The South China Sea explained: International law
Knut Einar Skodvin (UiB) and Thomas Eder (Austrian Institute for International Affairs) in conversation with Julia Marinaccio (UiB)
Since the late 1990s, international institutions have sought to establish rule of law and to mediate between the diverse claimants. In this breakfast meeting, we expand on the role of international organisations and instruments. Specifically, we will discuss one of the most recent and prominent attempts of international dispute settlement between China and the Philippines.
The breakfast meeting takes place in Bergen Global's venues in Jekteviksbakken 31. Free breakfast is served. You can also follow the event on Zoom.
About the series:
The South China Sea has long been a disputed region. Neighbouring states, fishing communities and international powers have fought over access, resources, and maritime borders. In recent history, not least due to China’s rise as a regional hegemon, the South China Sea has become one of the most critical flashpoints of our times.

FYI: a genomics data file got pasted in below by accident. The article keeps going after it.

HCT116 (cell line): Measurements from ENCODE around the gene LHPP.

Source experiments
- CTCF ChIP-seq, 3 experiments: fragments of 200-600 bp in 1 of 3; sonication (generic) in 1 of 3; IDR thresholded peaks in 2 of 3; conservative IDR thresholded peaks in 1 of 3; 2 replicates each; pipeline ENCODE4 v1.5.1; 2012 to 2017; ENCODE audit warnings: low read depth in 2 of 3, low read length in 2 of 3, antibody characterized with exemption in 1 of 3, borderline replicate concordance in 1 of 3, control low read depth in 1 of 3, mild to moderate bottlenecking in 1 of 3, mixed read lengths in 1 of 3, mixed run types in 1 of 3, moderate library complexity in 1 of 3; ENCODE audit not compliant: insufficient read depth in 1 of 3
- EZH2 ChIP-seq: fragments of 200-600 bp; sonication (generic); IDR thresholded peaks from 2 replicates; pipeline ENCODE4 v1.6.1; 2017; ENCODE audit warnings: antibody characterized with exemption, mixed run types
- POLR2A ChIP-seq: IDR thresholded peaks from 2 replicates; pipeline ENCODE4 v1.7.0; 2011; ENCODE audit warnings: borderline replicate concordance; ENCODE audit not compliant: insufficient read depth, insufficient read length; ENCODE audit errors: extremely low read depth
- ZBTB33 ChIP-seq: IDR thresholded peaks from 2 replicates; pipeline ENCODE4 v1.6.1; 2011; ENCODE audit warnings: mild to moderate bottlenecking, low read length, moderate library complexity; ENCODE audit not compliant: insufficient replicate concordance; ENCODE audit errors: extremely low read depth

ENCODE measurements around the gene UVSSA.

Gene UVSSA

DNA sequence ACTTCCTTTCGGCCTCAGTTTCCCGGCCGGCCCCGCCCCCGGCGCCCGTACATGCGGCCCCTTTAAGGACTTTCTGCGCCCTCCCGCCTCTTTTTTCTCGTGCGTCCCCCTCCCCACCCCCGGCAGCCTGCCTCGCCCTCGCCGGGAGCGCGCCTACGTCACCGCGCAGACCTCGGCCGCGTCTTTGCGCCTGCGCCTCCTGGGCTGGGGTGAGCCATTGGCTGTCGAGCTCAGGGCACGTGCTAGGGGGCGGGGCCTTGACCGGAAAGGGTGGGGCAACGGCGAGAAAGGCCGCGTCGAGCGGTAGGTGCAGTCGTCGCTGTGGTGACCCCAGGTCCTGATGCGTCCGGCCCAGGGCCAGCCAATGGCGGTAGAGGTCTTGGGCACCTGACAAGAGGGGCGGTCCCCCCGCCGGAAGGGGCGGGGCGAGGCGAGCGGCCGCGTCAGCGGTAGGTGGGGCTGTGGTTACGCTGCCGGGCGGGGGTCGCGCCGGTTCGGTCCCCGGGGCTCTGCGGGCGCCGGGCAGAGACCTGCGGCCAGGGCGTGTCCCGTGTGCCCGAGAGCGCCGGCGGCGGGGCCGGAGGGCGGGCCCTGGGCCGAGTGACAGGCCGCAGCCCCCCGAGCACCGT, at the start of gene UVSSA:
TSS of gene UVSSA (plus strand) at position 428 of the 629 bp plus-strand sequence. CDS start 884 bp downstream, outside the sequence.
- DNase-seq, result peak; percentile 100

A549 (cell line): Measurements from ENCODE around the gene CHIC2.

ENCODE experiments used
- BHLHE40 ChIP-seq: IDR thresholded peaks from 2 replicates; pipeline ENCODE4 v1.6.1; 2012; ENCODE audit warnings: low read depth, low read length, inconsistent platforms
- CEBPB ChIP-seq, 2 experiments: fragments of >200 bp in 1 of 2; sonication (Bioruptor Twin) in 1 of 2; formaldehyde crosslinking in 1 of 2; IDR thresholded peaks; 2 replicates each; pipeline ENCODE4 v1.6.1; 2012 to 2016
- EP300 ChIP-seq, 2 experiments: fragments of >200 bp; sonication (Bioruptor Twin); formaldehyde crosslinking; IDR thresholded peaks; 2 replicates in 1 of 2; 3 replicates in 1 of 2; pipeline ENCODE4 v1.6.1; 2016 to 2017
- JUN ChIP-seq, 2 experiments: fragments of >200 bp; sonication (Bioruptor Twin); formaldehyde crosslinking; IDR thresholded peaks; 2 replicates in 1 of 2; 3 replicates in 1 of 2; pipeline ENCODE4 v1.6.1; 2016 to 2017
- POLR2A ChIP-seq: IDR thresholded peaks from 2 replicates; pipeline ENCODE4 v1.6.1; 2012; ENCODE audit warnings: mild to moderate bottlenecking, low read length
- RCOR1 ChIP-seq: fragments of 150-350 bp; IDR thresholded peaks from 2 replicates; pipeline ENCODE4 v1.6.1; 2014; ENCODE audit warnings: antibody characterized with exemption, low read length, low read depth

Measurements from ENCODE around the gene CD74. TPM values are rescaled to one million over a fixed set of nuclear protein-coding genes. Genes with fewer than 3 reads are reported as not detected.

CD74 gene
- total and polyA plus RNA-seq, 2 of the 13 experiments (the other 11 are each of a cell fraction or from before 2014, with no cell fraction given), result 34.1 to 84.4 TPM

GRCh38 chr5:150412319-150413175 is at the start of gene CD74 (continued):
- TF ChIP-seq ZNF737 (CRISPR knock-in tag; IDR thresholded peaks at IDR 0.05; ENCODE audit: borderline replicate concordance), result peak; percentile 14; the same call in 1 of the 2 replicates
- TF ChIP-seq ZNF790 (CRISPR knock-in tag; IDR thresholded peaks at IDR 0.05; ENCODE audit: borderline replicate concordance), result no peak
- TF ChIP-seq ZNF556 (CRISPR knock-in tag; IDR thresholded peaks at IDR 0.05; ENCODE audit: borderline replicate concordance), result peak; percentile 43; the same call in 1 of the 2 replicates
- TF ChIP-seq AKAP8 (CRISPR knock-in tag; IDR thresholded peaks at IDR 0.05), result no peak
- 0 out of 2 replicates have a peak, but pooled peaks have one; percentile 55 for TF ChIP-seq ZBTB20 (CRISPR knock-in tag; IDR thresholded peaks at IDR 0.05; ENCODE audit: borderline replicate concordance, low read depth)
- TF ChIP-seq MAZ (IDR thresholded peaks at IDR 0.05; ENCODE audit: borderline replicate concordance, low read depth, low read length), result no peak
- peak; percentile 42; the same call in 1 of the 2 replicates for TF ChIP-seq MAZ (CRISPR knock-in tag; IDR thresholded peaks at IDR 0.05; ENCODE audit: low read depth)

We have invited researchers from different disciplines to explain and discuss the nature and dynamics of these conflicts. The series will consist of three breakfast meetings:
This breakfast series is a collaboration between Bergen Global (CMI/UiB), the Department of Foreign Languages (UiB) and Forskningsdagene i Bergen.
Knut Einar Skodvin (UiB)
Thomas Eder is an Affiliated Researcher at the oiip. He is also a Guest Scholar at the University of Vienna’s Chinese Studies Department. He was a principal researcher for a European Commission (DG ENER) project on EU-China energy relations. He holds a PhD (Department of International Law and International Relations) and MA (Chinese Studies) from the University of Vienna, and an LL.M. (Chinese Law) from the University of Hong Kong. He is the author of “China and international adjudication” (Nomos, 2021) and “China-Russia relations in Central Asia” (Springer, 2014). His research interests include Chinese foreign and security policy, China and international law, and European China policy.
Julia Marinaccio (UiB) is a postdoc fellow at the Department of Foreign Languages at the University of Bergen, where she researches Chinese domestic policies and China-Taiwan relations.